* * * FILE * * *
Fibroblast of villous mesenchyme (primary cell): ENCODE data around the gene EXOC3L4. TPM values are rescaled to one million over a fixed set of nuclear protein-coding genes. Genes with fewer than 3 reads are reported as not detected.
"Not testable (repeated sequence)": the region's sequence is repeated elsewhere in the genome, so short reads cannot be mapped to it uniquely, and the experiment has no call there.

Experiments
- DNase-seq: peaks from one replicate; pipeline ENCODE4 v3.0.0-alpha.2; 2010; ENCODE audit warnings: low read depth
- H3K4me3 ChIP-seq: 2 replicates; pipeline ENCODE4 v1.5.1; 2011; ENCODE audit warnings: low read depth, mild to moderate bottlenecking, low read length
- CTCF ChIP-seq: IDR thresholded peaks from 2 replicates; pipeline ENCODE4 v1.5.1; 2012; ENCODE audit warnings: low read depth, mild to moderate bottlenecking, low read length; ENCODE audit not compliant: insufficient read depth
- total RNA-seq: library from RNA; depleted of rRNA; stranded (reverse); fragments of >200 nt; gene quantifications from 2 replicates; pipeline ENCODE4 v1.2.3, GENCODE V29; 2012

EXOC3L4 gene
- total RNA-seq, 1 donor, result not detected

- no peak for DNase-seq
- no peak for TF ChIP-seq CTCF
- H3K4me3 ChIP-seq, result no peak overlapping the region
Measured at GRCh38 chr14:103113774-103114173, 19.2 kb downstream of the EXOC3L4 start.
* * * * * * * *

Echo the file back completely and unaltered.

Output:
Fibroblast of villous mesenchyme (primary cell): ENCODE data around the gene EXOC3L4. TPM values are rescaled to one million over a fixed set of nuclear protein-coding genes. Genes with fewer than 3 reads are reported as not detected.
"Not testable (repeated sequence)": the region's sequence is repeated elsewhere in the genome, so short reads cannot be mapped to it uniquely, and the experiment has no call there.

Experiments
- DNase-seq: peaks from one replicate; pipeline ENCODE4 v3.0.0-alpha.2; 2010; ENCODE audit warnings: low read depth
- H3K4me3 ChIP-seq: 2 replicates; pipeline ENCODE4 v1.5.1; 2011; ENCODE audit warnings: low read depth, mild to moderate bottlenecking, low read length
- CTCF ChIP-seq: IDR thresholded peaks from 2 replicates; pipeline ENCODE4 v1.5.1; 2012; ENCODE audit warnings: low read depth, mild to moderate bottlenecking, low read length; ENCODE audit not compliant: insufficient read depth
- total RNA-seq: library from RNA; depleted of rRNA; stranded (reverse); fragments of >200 nt; gene quantifications from 2 replicates; pipeline ENCODE4 v1.2.3, GENCODE V29; 2012

EXOC3L4 gene
- total RNA-seq, 1 donor, result not detected

- no peak for DNase-seq
- no peak for TF ChIP-seq CTCF
- H3K4me3 ChIP-seq, result no peak overlapping the region
Measured at GRCh38 chr14:103113774-103114173, 19.2 kb downstream of the EXOC3L4 start.